Jones v. Samora

Citation395 P.3d 1165
Decision Date29 December 2016
Docket NumberCourt of Appeals No. 15CA1136
Parties Maurice C. JONES and Citizen Center, a Colorado nonprofit corporation, Plaintiffs-Appellants, v. Christian R. SAMORA, in his official capacity as Clerk and Treasurer of the Town of Center, Colorado; and Town of Center, Colorado, a Colorado statutory town, Defendants-Appellees.
CourtCourt of Appeals of Colorado

395 P.3d 1165

Maurice C. JONES and Citizen Center, a Colorado nonprofit corporation, Plaintiffs-Appellants,
v.
Christian R. SAMORA, in his official capacity as Clerk and Treasurer of the Town of Center, Colorado; and Town of Center, Colorado, a Colorado statutory town, Defendants-Appellees.

Court of Appeals No. 15CA1136

Colorado Court of Appeals, Div. VI.

Announced December 29, 2016


Robert A. McGuire, Lone Tree, Colorado, for Plaintiffs-Appellants

Lasater & Martin, P.C., Peter H. Doherty, Highlands Ranch, Colorado, for Defendant-Appellee Christian Samora

Nathan, Dumm & Mayer, P.C., Marni Nathan Kloster, Ashley Hernandez-Schlagel, Denver, Colorado, for Defendant-Appellee Town of Center

Opinion by JUDGE BERNARD

¶ 1 Americans cherish their right to cast secret ballots in elections of public officers. So what should a court do if it learns that there was a flaw in handling ballots that created the opportunity for election judges to learn the identities of some voters who had mailed in their ballots? In this case, although the flaw created such an opportunity, the trial court found that the opportunity did not flower into a reality. In other words, the election judges did not take advantage of the opportunity to learn who had mailed in these ballots.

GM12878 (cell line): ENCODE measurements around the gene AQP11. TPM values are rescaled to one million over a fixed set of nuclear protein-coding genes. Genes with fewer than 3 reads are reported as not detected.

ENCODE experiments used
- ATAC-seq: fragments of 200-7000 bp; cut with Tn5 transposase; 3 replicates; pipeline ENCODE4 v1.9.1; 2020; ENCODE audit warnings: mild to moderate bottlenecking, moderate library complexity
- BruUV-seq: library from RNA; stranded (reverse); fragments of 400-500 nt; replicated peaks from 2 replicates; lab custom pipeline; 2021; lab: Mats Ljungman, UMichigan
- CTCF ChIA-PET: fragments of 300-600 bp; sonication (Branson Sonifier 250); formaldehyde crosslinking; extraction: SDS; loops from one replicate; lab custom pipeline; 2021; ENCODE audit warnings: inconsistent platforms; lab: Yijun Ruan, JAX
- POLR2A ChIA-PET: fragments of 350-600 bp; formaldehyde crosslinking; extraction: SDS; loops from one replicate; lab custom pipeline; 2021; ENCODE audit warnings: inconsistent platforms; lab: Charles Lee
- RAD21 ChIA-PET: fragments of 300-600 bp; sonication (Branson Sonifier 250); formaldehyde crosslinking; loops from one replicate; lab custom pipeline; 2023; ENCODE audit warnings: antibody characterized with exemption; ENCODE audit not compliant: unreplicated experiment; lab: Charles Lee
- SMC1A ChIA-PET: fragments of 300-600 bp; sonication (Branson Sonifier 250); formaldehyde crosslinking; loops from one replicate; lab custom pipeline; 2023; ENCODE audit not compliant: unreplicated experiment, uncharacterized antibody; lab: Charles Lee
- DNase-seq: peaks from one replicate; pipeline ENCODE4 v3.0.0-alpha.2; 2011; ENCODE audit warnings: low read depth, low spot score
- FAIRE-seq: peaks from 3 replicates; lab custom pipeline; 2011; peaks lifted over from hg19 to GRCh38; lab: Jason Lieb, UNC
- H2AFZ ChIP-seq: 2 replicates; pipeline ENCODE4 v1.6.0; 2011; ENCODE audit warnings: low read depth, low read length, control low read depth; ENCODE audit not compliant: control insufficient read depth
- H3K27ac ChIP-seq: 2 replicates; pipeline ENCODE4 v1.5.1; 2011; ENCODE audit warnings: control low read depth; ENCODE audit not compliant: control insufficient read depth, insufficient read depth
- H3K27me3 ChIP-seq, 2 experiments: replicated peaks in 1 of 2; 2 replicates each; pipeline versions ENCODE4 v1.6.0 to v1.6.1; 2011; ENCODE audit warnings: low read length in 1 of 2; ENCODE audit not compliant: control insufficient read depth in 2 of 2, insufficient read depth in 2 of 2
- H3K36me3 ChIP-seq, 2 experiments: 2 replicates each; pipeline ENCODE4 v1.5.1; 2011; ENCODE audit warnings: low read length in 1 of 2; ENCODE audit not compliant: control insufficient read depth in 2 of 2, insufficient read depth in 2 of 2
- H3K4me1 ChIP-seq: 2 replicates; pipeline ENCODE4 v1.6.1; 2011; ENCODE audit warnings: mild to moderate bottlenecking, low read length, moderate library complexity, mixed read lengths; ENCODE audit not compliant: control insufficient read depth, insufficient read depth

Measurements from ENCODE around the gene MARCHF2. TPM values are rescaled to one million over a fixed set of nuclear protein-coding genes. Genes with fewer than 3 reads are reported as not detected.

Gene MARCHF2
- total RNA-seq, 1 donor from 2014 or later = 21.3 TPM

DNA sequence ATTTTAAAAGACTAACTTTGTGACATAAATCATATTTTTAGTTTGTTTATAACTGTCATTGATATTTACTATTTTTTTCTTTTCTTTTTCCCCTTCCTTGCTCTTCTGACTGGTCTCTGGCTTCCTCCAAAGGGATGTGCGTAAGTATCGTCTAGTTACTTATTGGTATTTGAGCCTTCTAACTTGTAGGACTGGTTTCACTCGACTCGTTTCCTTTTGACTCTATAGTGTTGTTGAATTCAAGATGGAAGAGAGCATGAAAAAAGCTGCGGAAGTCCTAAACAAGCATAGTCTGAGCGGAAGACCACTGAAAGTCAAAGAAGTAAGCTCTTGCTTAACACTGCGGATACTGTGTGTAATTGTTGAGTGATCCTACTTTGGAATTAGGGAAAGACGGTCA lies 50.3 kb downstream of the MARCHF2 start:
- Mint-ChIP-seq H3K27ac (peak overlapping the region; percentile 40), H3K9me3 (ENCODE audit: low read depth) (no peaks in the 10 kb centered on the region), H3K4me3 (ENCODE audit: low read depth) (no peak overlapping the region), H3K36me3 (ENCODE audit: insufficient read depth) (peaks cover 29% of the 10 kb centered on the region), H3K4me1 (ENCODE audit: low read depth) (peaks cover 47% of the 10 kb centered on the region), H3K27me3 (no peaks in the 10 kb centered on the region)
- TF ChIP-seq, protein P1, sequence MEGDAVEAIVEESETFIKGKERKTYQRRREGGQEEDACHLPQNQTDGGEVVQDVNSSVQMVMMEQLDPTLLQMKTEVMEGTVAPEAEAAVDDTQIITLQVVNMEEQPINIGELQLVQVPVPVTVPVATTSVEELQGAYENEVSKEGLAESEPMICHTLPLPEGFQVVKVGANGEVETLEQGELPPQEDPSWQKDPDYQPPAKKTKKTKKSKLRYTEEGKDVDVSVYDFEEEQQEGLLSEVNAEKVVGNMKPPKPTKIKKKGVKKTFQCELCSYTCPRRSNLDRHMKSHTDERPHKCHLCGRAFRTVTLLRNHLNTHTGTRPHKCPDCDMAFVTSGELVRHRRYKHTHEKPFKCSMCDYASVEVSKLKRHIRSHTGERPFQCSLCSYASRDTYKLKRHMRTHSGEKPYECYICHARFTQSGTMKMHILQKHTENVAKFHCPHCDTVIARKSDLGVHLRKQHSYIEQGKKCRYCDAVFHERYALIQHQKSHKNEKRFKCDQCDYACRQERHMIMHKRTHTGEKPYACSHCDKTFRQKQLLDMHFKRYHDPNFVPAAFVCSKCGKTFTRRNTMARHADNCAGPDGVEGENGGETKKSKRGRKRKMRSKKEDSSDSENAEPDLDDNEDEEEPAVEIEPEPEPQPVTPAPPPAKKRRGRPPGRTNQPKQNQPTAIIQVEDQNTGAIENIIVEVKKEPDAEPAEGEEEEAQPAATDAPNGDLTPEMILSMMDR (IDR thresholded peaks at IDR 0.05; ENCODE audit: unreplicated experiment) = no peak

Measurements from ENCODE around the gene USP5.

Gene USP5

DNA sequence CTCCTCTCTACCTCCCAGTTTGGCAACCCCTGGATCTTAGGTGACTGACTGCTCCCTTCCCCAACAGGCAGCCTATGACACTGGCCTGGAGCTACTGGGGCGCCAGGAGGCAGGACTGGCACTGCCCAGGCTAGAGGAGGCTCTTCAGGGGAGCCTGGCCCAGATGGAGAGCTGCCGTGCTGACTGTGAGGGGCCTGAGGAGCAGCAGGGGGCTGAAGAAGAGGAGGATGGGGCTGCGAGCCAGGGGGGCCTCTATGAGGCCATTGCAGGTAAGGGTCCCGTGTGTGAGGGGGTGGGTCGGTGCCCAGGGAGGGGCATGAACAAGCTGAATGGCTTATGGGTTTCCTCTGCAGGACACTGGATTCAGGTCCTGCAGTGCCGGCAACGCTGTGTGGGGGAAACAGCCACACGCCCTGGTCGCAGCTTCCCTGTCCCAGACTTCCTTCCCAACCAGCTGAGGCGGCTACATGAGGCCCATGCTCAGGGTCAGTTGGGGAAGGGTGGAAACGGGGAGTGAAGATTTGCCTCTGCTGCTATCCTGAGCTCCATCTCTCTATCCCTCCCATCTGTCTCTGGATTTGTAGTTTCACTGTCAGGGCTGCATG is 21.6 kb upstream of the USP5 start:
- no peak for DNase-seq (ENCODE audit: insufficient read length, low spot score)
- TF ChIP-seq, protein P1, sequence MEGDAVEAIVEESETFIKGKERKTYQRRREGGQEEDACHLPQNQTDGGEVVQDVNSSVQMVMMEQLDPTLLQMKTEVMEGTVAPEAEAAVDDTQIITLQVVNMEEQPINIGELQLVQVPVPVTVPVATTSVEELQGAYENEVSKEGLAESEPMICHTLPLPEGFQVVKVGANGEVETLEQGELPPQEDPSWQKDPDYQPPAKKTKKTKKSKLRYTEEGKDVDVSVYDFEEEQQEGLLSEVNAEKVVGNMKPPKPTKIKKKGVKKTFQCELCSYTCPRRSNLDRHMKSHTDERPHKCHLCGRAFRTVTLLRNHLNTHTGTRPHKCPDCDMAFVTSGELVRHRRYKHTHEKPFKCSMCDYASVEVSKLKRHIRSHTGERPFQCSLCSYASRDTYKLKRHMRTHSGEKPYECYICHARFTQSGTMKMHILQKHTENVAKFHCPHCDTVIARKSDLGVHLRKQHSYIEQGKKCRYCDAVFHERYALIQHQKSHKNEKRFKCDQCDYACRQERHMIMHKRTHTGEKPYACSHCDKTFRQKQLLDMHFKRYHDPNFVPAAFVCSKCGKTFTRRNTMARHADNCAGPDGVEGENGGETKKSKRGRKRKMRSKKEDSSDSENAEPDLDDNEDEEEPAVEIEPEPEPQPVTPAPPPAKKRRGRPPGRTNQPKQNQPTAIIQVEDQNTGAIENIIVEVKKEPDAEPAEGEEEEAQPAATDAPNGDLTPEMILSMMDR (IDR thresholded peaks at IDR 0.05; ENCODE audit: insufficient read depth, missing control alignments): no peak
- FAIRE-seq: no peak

¶ 2 And the flaw did not change the final tally in the election. It occurred after the ballots had been cast, and there is no indication in the record that the flaw affected the tallying of the votes. So the flaw did not change the number of votes that any candidate received.

¶ 3 Maurice C. Jones, one of the plaintiffs in this case, lost his seat as a trustee for the Town of Center, Colorado, after a recall election. (Two other trustees also lost their seats, but they are not parties to this appeal.) He then joined with the other plaintiff in this case, Citizen Center, a nonprofit group that focuses on "protect[ing] the rights of its members, including the fundamental right to vote."

¶ 4 When we refer to the former trustee—Mr. Jones—and Citizen Center together, we will call them "the plaintiffs." But there are certain issues in this appeal, such as standing, that require us to analyze their positions separately. We will therefore refer to them individually when we consider those issues.

¶ 5 As is pertinent to our analysis, the plaintiffs filed a claim in state court against two defendants, the Town of Center and its clerk, Christian R. Samora, relying in part on 42 U.S.C. § 1983 (2012). (The plaintiffs sued other defendants, too, but those defendants are not part of this appeal.) We will refer to the defendants jointly as "the Town."

¶ 6 Both sides filed motions for summary judgment. The trial court granted the Town's motion, but it denied the plaintiffs' motion. The plaintiffs appeal. We affirm.

I. Background

A. The Election

¶ 7 Concerned that the Town of Center's trustees, including Mr. Jones, were planning to increase utility fees unilaterally, the Town of Center's residents organized a recall election to oust the trustees from their positions.